Appealed from: U.S. Claims Court, Chief Judge Smith.
Mayer, Circuit Judge, Smith, Senior Circuit Judge, and Michel, Circuit Judge. Mayer, Circuit Judge, dissenting.
The United States appeals the decision of the United States Claims Court, Grav v. United States, 14 Cl. Ct. 390 (1988), granting the Gravs' motion for summary judgment for $50,686.00 to which they were entitled and wrongfully denied under the Milk Diversion Program (MDP), 7 U.S.C. § 1446(d) (Supp. I 1983). The Claims Court denied the United States' (government's) motion to dismiss and cross-motion for summary judgment. We affirm.
The facts were stipulated by the parties as follows. In September, 1983, the Gravs and Ken Goodale entered into an agreement for the sale and purchase of seven milk cows. A price was agreed upon at this time.*fn1 Removal of the cows from the Gravs' property in South Dakota was the responsibility of Goodale and had to occur prior to February, 1984. Goodale took possession and paid for the cows on January 9, 1984. On January 9, 1984, the Gravs sold all their remaining dairy cattle for slaughter and applied for participation in the MDP. First National Bank, a secured creditor of the Gravs and the holder of a specific assignment of their right to payments under the MDP, failed to notify or to receive approval from the government of this assignment as required by 31 U.S.C. § 3727 (1982).
The Gravs' application was ultimately denied on December 5, 1984, because the Department of Agriculture's Agricultural Stabilization and Conservation Service officials for the Gravs' county determined that the Gravs were ineligible for the program since they had transferred dairy cattle to a third person after the statutory deadline of November 8, 1983, thereby violating 7 U.S.C. § 1446(d)(3)(B)(iii) (Supp. I 1983). After exhausting all their administrative remedies, the Gravs filed a complaint in the Claims Court seeking relief. A final judgment was entered against the government on October 25, 1988, for $50,686.00.
Our jurisdiction is based on 28 U.S.C. § 1295(a)(3) (1982), governing "an appeal from a final decision of the United States Claims Court."
The first issue before us is whether the Claims Court had jurisdiction. The Claims Court's Tucker Act jurisdiction is limited to:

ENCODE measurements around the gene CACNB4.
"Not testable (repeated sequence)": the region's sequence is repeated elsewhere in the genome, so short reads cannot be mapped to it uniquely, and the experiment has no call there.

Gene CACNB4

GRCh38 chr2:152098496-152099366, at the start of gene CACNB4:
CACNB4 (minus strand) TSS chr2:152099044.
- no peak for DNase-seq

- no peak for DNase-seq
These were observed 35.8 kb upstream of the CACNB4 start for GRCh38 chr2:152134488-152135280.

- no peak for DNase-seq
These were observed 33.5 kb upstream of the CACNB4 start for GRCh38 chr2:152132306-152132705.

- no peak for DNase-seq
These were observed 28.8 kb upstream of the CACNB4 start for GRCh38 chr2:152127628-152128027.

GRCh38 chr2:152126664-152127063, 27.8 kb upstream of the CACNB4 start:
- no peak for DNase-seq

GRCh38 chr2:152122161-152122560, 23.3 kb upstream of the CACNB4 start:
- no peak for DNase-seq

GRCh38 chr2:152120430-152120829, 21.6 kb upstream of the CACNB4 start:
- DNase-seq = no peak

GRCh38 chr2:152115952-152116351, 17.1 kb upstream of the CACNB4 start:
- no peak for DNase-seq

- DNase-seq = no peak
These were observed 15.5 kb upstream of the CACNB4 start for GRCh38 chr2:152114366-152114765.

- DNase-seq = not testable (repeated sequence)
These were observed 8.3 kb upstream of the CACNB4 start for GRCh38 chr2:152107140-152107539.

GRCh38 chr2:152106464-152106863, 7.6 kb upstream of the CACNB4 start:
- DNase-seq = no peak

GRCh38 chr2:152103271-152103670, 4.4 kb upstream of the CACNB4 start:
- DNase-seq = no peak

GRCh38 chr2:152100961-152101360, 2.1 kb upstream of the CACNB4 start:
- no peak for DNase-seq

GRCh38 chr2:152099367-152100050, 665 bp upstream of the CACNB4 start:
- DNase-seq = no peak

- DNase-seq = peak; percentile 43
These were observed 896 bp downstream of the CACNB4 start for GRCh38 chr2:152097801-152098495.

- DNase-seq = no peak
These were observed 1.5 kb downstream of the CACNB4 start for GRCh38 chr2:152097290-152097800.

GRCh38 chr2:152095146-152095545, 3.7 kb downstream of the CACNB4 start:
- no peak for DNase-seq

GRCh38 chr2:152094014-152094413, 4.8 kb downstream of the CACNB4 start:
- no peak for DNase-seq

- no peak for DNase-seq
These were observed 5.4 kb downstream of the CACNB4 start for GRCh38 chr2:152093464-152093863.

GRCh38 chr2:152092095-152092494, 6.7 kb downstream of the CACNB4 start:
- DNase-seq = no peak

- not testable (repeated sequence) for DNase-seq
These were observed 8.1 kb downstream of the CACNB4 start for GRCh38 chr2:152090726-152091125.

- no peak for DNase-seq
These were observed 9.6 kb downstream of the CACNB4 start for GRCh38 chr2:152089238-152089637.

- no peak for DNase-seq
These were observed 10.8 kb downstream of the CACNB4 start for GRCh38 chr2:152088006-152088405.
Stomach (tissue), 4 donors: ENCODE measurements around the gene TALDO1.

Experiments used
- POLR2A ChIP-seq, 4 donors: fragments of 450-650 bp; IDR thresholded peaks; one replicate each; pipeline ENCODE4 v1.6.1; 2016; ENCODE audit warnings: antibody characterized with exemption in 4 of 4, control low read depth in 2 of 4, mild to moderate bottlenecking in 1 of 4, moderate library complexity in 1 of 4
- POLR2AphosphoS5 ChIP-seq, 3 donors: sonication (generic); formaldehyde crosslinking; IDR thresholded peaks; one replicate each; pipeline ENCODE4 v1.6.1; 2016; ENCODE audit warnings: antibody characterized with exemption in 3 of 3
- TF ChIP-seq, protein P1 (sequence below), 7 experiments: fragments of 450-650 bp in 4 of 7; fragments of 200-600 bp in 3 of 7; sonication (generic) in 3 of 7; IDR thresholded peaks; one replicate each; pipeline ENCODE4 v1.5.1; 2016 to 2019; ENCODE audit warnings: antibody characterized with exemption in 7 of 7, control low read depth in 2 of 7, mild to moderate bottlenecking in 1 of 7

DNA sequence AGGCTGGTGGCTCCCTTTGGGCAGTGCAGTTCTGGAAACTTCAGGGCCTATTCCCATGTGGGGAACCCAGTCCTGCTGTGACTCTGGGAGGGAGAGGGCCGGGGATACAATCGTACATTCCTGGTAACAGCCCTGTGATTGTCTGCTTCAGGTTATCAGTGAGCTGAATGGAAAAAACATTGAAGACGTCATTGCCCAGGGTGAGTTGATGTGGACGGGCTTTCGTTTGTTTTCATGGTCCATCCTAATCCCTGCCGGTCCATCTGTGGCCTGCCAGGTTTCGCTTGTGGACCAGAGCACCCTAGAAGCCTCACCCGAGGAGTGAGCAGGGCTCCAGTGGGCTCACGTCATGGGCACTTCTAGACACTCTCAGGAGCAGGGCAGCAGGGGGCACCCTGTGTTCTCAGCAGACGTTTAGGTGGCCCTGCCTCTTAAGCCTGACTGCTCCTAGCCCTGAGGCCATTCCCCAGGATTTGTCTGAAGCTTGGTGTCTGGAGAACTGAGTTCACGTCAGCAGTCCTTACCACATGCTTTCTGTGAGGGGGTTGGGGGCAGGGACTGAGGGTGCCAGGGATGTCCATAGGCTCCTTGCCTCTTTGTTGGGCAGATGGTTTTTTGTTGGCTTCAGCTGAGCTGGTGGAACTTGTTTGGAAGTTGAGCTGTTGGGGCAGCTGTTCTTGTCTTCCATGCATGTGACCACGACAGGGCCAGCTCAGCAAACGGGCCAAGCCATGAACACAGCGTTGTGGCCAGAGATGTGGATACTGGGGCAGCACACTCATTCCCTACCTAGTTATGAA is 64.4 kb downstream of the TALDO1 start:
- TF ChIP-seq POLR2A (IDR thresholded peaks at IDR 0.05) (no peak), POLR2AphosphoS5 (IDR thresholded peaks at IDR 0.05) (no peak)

any claim against the United States founded either upon the Constitution, or any Act of Congress or any regulation of an executive department, or upon any express or implied contract with the United States, or for liquidated or unliquidated damages in cases not sounding in tort.
28 U.S.C. § 1491(a)(1) (1982). The government argues that the Claims Court did not have jurisdiction because the MDP was not a money mandating statute nor was there an implied-in-fact contract. The Claims Court concluded it had jurisdiction because the language of the statute setting up the MDP offered milk producers a unilateral contract, provided the Gravs met the criteria, which they could accept by performance, or because the MDP statute created an implied contract, provided the Gravs met the criteria, with intent for the government being manifested by the language of the statute and intent for the milk producer being manifested by his application for the program.*fn2
Our analysis whether the Claims Court had jurisdiction turns on whether the Secretary of Agriculture was granted discretion to refuse participation by any applicant who was qualified for the program. We conclude the Secretary was not. Therefore, this is a money mandating statute that triggers Tucker Act jurisdiction in the Claims Court.
"'The starting point in every case involving construction of a statute is the language itself.'" Watt v. Alaska, 451 U.S. 259, 265, 68 L. Ed. 2d 80, 101 S. Ct. 1673 (1981) (quoting Blue Chip Stamps v. Manor Drug Stores, 421 U.S. 723, 756, 44 L. Ed. 2d 539, 95 S. Ct. 1917 (1975) (Powell, J., concurring)). The ...